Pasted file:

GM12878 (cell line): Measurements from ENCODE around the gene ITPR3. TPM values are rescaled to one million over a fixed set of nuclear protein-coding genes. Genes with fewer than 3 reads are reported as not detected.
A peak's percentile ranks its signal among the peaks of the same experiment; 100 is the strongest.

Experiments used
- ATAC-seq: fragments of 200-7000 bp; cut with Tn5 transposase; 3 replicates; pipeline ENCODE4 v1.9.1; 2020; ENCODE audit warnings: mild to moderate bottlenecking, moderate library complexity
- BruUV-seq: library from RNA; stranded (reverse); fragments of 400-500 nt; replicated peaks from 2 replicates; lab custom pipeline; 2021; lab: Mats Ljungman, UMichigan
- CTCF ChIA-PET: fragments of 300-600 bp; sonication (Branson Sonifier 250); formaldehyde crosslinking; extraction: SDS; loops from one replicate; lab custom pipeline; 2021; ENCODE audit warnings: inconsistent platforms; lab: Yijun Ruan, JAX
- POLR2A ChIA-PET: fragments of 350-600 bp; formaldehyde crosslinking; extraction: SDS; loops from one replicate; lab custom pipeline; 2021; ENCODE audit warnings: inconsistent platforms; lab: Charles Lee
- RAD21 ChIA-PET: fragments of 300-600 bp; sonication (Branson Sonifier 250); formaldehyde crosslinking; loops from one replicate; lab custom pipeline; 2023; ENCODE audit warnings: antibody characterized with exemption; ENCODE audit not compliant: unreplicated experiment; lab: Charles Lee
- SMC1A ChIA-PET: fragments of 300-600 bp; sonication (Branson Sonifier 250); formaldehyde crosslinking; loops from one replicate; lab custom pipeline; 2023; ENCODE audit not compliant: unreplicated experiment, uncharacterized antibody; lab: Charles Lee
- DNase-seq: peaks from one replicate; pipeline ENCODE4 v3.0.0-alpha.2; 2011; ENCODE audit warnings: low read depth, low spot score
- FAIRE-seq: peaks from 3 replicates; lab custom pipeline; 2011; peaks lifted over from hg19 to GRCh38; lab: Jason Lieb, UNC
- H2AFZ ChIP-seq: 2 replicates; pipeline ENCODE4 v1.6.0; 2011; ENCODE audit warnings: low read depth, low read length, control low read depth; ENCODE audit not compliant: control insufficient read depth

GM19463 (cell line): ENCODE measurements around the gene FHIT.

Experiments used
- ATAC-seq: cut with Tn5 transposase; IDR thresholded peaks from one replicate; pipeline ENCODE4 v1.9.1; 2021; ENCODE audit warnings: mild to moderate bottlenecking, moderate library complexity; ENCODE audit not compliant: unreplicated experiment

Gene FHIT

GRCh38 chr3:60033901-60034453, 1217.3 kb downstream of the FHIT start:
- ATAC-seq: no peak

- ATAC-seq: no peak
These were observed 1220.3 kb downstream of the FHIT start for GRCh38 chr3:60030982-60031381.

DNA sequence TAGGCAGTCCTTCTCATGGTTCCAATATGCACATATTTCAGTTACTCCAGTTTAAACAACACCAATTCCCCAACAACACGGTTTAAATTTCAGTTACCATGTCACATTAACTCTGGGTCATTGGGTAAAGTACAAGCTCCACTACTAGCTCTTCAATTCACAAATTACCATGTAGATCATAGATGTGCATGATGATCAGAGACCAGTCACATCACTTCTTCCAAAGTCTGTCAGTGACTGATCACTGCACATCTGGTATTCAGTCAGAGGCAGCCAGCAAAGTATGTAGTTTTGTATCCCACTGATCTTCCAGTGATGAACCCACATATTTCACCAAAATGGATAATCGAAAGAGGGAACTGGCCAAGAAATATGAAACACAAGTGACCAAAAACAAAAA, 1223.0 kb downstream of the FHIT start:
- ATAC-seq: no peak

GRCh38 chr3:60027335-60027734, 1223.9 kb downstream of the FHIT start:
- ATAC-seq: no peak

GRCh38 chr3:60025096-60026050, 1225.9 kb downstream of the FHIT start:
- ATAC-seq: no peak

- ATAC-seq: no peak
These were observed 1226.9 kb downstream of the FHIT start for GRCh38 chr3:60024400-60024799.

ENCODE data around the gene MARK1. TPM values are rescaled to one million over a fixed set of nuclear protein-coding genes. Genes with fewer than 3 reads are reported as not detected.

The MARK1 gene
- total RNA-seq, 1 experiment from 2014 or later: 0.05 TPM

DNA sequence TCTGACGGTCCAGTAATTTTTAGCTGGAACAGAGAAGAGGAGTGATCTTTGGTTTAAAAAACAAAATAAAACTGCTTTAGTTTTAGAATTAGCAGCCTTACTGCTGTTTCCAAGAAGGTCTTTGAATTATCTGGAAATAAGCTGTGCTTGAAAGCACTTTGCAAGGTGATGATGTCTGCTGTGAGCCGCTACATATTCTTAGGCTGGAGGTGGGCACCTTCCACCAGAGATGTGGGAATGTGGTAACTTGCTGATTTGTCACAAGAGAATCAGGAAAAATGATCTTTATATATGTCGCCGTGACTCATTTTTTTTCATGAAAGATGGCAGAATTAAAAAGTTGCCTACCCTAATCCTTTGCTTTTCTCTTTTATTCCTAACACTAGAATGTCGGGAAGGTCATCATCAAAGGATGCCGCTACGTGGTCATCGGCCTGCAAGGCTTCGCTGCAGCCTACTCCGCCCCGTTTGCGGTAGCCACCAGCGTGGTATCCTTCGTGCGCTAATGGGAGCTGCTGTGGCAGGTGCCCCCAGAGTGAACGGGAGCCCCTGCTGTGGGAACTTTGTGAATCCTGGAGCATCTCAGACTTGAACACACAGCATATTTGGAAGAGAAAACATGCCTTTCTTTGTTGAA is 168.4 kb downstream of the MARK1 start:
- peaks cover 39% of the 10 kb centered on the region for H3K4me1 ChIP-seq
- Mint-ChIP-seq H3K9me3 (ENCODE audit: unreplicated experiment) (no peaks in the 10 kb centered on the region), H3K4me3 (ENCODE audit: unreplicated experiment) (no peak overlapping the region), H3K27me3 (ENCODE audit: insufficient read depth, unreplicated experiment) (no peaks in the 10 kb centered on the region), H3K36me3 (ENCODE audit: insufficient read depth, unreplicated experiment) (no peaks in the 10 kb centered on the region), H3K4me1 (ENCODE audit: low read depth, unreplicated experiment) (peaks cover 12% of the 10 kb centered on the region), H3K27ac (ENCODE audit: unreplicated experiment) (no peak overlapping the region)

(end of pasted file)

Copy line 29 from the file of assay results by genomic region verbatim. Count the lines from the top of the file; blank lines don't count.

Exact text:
ENCODE data around the gene MARK1. TPM values are rescaled to one million over a fixed set of nuclear protein-coding genes. Genes with fewer than 3 reads are reported as not detected.